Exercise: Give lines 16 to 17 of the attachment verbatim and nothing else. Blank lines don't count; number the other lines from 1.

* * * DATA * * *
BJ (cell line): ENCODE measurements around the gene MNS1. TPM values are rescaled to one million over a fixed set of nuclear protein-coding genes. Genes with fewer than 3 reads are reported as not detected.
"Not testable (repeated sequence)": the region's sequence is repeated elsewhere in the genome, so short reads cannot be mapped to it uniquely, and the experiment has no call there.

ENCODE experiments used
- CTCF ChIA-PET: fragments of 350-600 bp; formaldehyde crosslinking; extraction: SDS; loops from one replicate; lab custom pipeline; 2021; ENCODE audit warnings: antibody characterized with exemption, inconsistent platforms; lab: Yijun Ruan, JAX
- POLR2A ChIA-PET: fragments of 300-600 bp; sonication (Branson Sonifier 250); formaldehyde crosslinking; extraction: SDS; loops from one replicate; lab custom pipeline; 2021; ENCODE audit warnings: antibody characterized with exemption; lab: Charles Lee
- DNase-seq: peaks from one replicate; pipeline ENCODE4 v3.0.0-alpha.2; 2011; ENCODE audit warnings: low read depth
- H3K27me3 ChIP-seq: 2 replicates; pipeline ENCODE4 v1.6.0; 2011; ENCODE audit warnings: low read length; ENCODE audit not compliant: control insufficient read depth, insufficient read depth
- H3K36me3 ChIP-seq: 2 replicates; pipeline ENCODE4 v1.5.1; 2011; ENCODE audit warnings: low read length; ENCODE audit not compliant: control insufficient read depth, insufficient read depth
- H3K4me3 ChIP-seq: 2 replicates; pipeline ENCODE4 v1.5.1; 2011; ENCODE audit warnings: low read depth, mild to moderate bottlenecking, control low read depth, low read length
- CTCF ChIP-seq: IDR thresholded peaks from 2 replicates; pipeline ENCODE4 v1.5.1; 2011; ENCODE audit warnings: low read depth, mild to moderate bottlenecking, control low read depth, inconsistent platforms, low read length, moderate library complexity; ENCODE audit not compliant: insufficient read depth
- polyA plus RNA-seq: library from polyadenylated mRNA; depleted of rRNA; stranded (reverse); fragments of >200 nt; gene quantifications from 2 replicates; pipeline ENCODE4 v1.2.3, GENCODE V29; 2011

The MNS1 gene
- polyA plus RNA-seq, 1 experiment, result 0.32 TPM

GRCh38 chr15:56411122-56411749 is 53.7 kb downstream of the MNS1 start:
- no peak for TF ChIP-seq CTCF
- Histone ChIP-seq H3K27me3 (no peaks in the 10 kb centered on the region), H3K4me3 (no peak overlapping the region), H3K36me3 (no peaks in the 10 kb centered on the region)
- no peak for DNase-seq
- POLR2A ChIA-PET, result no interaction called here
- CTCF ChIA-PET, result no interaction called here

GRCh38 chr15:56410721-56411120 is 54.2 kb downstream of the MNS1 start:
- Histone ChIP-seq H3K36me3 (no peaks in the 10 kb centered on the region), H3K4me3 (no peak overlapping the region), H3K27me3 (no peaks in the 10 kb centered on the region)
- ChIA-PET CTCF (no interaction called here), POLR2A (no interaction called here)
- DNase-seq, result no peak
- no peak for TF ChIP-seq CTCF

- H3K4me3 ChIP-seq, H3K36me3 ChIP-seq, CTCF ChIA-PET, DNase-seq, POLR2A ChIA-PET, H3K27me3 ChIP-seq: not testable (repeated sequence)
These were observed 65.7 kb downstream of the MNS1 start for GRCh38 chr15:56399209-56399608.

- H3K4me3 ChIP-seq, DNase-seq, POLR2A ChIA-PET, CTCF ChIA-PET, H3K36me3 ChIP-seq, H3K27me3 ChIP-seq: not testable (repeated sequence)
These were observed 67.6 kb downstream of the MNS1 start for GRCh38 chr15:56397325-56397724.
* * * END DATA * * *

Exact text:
- Histone ChIP-seq H3K27me3 (no peaks in the 10 kb centered on the region), H3K4me3 (no peak overlapping the region), H3K36me3 (no peaks in the 10 kb centered on the region)
- no peak for DNase-seq